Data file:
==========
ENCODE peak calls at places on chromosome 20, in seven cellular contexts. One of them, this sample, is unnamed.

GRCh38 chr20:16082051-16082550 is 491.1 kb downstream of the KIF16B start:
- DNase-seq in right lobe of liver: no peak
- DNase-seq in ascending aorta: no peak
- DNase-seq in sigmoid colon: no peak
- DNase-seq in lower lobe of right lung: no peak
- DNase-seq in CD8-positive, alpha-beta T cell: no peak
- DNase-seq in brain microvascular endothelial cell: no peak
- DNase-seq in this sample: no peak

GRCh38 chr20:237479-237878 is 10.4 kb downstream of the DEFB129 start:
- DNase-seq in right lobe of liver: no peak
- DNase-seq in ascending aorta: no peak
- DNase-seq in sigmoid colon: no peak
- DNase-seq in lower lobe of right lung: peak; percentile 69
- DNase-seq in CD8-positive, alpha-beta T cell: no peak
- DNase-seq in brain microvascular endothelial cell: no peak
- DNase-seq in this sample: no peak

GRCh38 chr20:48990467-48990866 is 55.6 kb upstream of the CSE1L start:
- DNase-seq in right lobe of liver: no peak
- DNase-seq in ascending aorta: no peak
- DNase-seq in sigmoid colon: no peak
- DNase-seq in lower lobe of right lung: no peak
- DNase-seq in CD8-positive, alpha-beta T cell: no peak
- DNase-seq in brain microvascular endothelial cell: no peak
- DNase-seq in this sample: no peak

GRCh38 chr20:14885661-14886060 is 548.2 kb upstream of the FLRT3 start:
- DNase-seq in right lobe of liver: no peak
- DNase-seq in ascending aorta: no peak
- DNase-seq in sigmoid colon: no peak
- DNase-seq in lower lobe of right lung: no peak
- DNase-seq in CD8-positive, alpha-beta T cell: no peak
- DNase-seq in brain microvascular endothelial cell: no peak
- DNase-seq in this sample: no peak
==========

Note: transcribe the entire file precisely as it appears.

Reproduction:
ENCODE peak calls at places on chromosome 20, in seven cellular contexts. One of them, this sample, is unnamed.

GRCh38 chr20:16082051-16082550 is 491.1 kb downstream of the KIF16B start:
- DNase-seq in right lobe of liver: no peak
- DNase-seq in ascending aorta: no peak
- DNase-seq in sigmoid colon: no peak
- DNase-seq in lower lobe of right lung: no peak
- DNase-seq in CD8-positive, alpha-beta T cell: no peak
- DNase-seq in brain microvascular endothelial cell: no peak
- DNase-seq in this sample: no peak

GRCh38 chr20:237479-237878 is 10.4 kb downstream of the DEFB129 start:
- DNase-seq in right lobe of liver: no peak
- DNase-seq in ascending aorta: no peak
- DNase-seq in sigmoid colon: no peak
- DNase-seq in lower lobe of right lung: peak; percentile 69
- DNase-seq in CD8-positive, alpha-beta T cell: no peak
- DNase-seq in brain microvascular endothelial cell: no peak
- DNase-seq in this sample: no peak

GRCh38 chr20:48990467-48990866 is 55.6 kb upstream of the CSE1L start:
- DNase-seq in right lobe of liver: no peak
- DNase-seq in ascending aorta: no peak
- DNase-seq in sigmoid colon: no peak
- DNase-seq in lower lobe of right lung: no peak
- DNase-seq in CD8-positive, alpha-beta T cell: no peak
- DNase-seq in brain microvascular endothelial cell: no peak
- DNase-seq in this sample: no peak

GRCh38 chr20:14885661-14886060 is 548.2 kb upstream of the FLRT3 start:
- DNase-seq in right lobe of liver: no peak
- DNase-seq in ascending aorta: no peak
- DNase-seq in sigmoid colon: no peak
- DNase-seq in lower lobe of right lung: no peak
- DNase-seq in CD8-positive, alpha-beta T cell: no peak
- DNase-seq in brain microvascular endothelial cell: no peak
- DNase-seq in this sample: no peak